By the time we got to the constitution, we had to deal with the Quakers, who do not swear. (it was important to reach an agreement with the Quakers, since they controlled PA, which included Philadelphia, the city that spawned much of the revoluationary zeal). Quakers do "affirm", and that's why that text is in the Constitution. No law requires (or even suggests) the use of the Bible.
"The Senators and Representatives before mentioned, and the members of the
several state legislatures, and all executive and judicial officers, both of the
United States and of the several states, shall be bound by oath or affirmation,
to support this Constitution; but no religious test shall ever be required as a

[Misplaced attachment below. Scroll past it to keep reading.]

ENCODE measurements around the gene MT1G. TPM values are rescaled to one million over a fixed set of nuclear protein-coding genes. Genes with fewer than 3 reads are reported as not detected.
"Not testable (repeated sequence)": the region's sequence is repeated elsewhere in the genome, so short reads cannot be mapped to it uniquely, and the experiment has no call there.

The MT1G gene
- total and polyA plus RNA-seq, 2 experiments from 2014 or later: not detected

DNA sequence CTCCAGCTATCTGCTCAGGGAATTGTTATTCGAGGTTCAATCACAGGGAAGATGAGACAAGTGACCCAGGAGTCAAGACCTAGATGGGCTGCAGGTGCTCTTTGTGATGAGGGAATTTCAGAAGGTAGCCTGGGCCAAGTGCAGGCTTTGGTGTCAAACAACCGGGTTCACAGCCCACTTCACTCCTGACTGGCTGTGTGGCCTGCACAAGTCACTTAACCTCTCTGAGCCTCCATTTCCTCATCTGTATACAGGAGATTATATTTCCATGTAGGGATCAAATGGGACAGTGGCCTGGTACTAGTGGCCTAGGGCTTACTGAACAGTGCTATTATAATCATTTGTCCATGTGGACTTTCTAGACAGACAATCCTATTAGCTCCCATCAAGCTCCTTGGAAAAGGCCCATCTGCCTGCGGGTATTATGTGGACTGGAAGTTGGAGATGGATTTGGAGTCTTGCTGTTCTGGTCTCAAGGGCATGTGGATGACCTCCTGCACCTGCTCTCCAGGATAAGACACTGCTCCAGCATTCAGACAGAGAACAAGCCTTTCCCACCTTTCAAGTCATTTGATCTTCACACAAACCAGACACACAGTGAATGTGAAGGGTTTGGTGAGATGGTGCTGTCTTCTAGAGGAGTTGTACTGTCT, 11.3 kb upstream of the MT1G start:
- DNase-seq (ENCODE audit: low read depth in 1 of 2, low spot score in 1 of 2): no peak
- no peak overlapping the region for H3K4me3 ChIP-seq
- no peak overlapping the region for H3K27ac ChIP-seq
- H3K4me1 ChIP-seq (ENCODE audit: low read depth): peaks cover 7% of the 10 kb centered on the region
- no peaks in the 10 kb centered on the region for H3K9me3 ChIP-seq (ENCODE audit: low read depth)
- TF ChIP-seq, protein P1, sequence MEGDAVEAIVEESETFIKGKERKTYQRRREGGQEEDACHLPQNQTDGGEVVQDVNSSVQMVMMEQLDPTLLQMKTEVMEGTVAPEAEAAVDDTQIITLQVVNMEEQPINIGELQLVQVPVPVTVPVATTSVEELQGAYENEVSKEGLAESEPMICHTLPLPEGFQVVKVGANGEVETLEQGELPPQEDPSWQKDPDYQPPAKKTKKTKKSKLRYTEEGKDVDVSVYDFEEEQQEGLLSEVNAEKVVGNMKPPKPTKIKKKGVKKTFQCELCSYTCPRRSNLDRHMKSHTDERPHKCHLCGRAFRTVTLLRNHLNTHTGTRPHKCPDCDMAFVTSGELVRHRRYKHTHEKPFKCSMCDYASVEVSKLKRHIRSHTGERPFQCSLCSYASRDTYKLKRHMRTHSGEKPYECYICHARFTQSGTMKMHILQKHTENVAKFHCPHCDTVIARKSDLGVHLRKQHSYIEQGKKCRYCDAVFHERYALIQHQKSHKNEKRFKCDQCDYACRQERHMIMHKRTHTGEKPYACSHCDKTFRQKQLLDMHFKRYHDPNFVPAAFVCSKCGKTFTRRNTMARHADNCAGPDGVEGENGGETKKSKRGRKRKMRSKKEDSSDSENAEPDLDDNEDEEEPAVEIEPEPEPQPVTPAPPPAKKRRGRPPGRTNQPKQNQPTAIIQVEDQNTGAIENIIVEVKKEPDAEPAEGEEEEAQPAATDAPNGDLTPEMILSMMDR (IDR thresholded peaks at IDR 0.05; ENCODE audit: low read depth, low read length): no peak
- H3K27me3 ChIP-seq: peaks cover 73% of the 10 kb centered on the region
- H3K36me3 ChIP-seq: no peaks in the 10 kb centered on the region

qualification to any office or public trust under the United States."

I couldn't even read the comments on the various articles and blogs posted about this topic. The level of bile and venom spewed by some posters is simply amazing.

Propaganda Literature

Instead of trying to build an actual legacy of doing something positive, Bush is going to simply have one created for him. How surprising. Think of what that half a billion dollars could do when applied to something meaningful. School lunches. Actual literacy.

WASHINGTON - He may be a certified lame duck now, but President Bush and his truest believers are about to launch their final campaign - an eye-popping,
half-billion-dollar drive for the Bush presidential library.

Eager to begin refurbishing his tattered legacy, the President hopes to
raise $500 million to build his library and a think tank at Southern Methodist